Abbotsford’s 17 school board candidates lined a long table at the Abby Arts Centre to answer questions from the district parent advisory council at the school district’s only all-candidates forum. Dustin Godfrey/Abbotsford News

Abbotsford’s 17 school board candidates lined a long table at the Abby Arts Centre to answer questions from the district parent advisory council at the school district’s only all-candidates forum. Dustin Godfrey/Abbotsford News

VOTING DAY: How Abbotsford trustee candidates line up on the issues

We asked all 17 candidates if they agree or disagree with 10 statements. Here’s how they answered.

With 17 candidates running for school board this year, it can be hard to know whom to vote for and why. How could your votes affect various issues for the Abbotsford School District and the teachers, students and parents in and around the school system?

We asked each candidate to rank 10 statements from one (strongly disagree) to five (strongly agree), where a three is neutral or status quo.

Here’s how the candidates line up on various issues:

Story continues below. Find full rankings at the bottom of this article.

How do Abbotsford school board candidates align with these statements?
Infogram

RELATED: Here’s what you need to know about Abbotsford’s 17 school board candidates

1. School supplies.

In 2006, the B.C. Supreme Court deemed it unlawful for school districts to “charge students fees for any materials, or for musical instruments, that are required for students to successfully complete a course leading to graduation.”

But since that ruling, the school fees have often continued to be issued, though several trustees or other school district officials throughout the province, have typically suggested that the fees are not illegal, as they are not mandatory — only a suggestion for parents who have the means in order to help fund education when school districts often struggle with lacking funding from the provincial government.

Others, however, have suggested it can be embarrassing for a child or the child’s family to not return to school with the fees suggested, and the debate continues.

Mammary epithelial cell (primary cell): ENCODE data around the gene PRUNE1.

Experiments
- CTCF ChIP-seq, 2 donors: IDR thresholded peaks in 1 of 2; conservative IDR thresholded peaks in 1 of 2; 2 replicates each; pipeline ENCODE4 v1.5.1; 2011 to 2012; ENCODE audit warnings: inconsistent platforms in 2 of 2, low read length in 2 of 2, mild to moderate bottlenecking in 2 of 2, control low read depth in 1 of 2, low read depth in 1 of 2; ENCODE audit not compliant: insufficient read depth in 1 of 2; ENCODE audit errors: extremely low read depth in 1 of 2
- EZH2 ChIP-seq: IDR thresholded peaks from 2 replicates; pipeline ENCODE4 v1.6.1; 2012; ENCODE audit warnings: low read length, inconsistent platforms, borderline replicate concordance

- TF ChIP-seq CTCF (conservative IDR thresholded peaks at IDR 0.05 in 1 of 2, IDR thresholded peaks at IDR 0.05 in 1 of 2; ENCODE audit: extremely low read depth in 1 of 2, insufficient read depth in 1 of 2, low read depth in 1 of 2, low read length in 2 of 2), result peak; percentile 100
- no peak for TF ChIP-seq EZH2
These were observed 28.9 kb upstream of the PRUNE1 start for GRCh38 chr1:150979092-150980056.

Here’s how the candidates line up on this issue:

Statement: Parents should be encouraged to buy their own materials for their children (pencils, notebooks, etc.) if they have the means to do so.

Average rating: 3.6/5

  • Strongly agree: Kathryn Sobko, Michael Battel, Earl Storey, Raj Patara
  • Agree: Krista Cardinal, Rhonda Pauls, Korky Neufeld, Jared White
  • Disagree: Heidi Smit-Vinois, Kuldeep Singh
  • Neutral: Preet S. Rai, Phil Anderson, Stan Petersen, Graham Evan MacDonell, Shelley Godwin, Freddy Latham, Shirley Wilson

***

2. Are students prepared?

Since the 2010-11 school year, school completion rates in Abbotsford have remained relatively stagnant, according to publicly available data from the B.C. government. The rate peaked at 89.8 per cent for all students in 2012-13, but has seen a tepid downward slope since, with the most recent data, 2016-17, at 86.9 per cent.

But it wasn’t always so consistently in that 85-90 per cent range. In the 2000s, particularly from 2004-05 onward, the number began increasing from around 75 per cent. Meanwhile, Indigenous students’ completion rates have risen from a low of 50.9 per cent in 2002-03 to its peak at 78.1 per cent in 2012-13, and has hovered in that area since.

Similarly, special needs students have completed school at a rate of around 65 per cent since 2012-13, after rising steadily from a low of 23.4 per cent in 1999-00.

With completion rates largely increased since the mid-2000s, how are those students faring after public education?

Here’s how the candidates line up on this issue:

Statement: Abbotsford students leave high school underprepared for university or work life.

Average rating: 2.9/5

  • Strongly agree: Cardinal, Patara
  • Agree: Sobko, Storey, Neufeld
  • Disagree: Battel, Pauls, Rai
  • Strongly disagree: Anderson, Petersen
  • Neutral: Smit-Vinois, Singh, MacDonell, Godwin, White, Wilson

3. Making space.

The Abbotsford School District has seen some challenges with space in its east-side schools, while schools on the west side have largely seen less enrolment, causing issues for the district. That has, to some degree, seen some improvements this year, where one west Abbotsford middle school gained more than 90 students, but the issue is still there.

What’s more, an elementary school has been in the works for some time, likely to go in the Eagle Mountain area.

And throughout B.C., some have criticized the provincial government for what they see as slow movement on seismic upgrades for schools. Fraser Valley schools are further down on the priority list, as Metro Vancouver and Vancouver Island would be the most deeply affected by a large earthquake.

Here’s how the candidates line up on this issue:

Statement: Abbotsford school board should be advocating for funding for new a new school in the district.

Average rating: 4.9/5